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A former NATO leader says there is a real risk of war with Russia as early as 2017. Arm up or face the consequences is the advice. Whatever happened to diplomacy, asks Fiona Clark.
Picture this: A group of Brits, anxious to escape the EU and the rain, pack up shop and move to the far eastern wilds of Siberia to brave bears and the -47 C winters to start a new life.
According to the UK's Express newspaper that's an option 78 percent of UK residents would consider if a bill that's just passed the lower house of the Russian parliament becomes law. It would grant 300 applicants, for free, 2.5 acres of land somewhere not far from the middle of nowhere. Foreigners wouldn't have full ownership unless they became Russian citizens, but they would have rights to use the land and develop a business - in agriculture or tourism - as the country which spans 11 time zones attempts to develop the areas it once thought only fit for gulags. It's a reality show in the making.
Lulled by a video filmed sometime over the very short Siberian Summer that features a flirtatious, bare-footed blonde dressed in a short, traditionally-styled tunic carrying an earthen pot reminiscent of Keats's "Ode to a Grecian Urn," the Express says, "The scheme has captured the imagination of the British public, many of whom have been seduced by the area's stunning natural beauty as well as Mr Putin's no-nonsense leadership style." Some 22,000 responded to the poll which asked, "Would you move to Russia in exchange for free land?" The resounding response: "Yes! Bargain."
Nuclear war 'highly probable'
It's true, the area is stunning. It's where snow-capped volcanos meet the sea. And while it's devoid of pubs, flat beer, and fish and chips, its remoteness could prove to be its greatest advantage if General Sir Richard Shirreff, a former Nato deputy supreme allied commander in Europe, is right. He believes Russia and NATO are on course for a nuclear war unless the organization, and Britain in particular, grows a spine and arms itself to the back teeth in a bid to ward off an expansionist Russia.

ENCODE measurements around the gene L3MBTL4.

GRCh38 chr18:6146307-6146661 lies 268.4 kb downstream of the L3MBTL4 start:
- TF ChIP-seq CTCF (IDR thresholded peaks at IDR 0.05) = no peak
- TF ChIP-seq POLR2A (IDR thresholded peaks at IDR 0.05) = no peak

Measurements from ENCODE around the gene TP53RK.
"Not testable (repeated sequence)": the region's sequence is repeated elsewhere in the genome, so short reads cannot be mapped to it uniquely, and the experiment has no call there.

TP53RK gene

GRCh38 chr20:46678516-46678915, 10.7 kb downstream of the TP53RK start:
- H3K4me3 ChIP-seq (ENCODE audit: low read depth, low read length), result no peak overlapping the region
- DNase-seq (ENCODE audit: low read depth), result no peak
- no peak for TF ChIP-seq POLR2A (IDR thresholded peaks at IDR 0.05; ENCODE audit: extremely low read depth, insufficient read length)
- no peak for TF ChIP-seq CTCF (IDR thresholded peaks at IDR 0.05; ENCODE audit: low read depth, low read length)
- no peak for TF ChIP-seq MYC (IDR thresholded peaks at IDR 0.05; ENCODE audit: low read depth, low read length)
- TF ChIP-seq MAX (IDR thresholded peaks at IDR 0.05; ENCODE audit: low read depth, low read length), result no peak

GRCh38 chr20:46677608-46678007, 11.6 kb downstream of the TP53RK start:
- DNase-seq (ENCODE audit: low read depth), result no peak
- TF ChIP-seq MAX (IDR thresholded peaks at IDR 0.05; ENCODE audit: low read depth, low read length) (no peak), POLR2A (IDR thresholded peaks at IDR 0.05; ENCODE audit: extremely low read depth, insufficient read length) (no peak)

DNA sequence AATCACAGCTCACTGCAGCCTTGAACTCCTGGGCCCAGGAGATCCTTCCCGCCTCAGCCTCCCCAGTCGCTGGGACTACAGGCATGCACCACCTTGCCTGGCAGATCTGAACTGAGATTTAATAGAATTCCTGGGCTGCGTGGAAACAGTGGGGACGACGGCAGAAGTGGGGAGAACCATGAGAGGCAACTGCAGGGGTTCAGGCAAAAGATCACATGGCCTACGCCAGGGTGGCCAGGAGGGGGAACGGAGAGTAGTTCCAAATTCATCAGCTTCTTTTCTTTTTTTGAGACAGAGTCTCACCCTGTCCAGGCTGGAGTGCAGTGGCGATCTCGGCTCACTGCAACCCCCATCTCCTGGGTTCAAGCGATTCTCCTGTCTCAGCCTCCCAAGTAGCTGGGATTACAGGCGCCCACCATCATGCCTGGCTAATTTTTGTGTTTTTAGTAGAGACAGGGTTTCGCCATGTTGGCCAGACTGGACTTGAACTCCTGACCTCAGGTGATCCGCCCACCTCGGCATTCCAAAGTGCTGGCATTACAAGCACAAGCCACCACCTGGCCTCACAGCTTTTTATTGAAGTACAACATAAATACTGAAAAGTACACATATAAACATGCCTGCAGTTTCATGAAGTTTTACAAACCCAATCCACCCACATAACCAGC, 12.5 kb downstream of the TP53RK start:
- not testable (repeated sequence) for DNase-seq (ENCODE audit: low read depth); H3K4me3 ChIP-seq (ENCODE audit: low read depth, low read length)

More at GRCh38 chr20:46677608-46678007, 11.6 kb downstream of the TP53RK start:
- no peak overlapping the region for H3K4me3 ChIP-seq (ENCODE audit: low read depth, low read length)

The statements were made as he promoted his fictional book 2017 War with Russia, but Shirreff said the events depicted in it were "highly probable" unless NATO members acted now to avoid "potential catastrophe."
Stating (not exactly correctly) that Russia had invaded Georgia in 2008, Crimea in 2014 and later Ukraine, Shirreff said it's not out of the question that Putin, who has said he'll defend Russians wherever they are, would soon turn his attention to the Baltic nations, and if that were the case the country would be at war with NATO.
NATO has stepped up its defenses in the Baltic states, but Shirreff says it needs to "raise the bar sufficiently high for any aggressor to say it is not worth the risk." At the moment it's not high enough, he says. The preface to his book takes aim at the UK government, stating: "A country famous for once 'walking softly and carrying a big stick'… now has a leadership that shouted loudly but, thanks to ongoing defence cuts, carried an increasingly tiny and impotent stick."
My stick is bigger than your stick
His words come as NATO prepares to welcome Montenegro into its fold as the 29th country to join the alliance. NATO countries now come right up to Russia's border and are armed with weapons they tell Russia aren't intended for use on it, but from a Russian point of view could easily be turned in their direction.
In response, Russia has said it will up its defenses asymmetrically. It's been buzzing US warships on exercises in the Baltic Sea, staging dangerous fly-by's on civilian aircraft and generally trying to show it has a big stick too. We're witnessing an arms race in Europe just 71 years after the end of World War II. But where's the diplomacy? If we are truly on the verge of a nuclear war, surely every effort should be made to bring Russia into the fold too - after all it's not that long ago that Russian inclusion in NATO was mooted.
The West may not like Putin and that feeling may well be justified, but a policy of isolating and publically humiliating a leader who is increasingly popular on his home territory may not be the smartest tactic. So far the sanctions and criticism against Russia have been used to fuel anti-Western sentiment and growing nationalism. Western leaders have to understand that Russia is not apartheid South Africa where the vast majority were oppressed by the minority - Russians genuinely like and trust their leader and will rally around to defend the motherland if they perceive they are under threat.
Without a change in tactic, Shirreff's prediction may well become a self-fulfilling prophecy. And if that is the case, Siberia may not be far enough away for the UK's would-be emigrants. New Zealand might be a better option.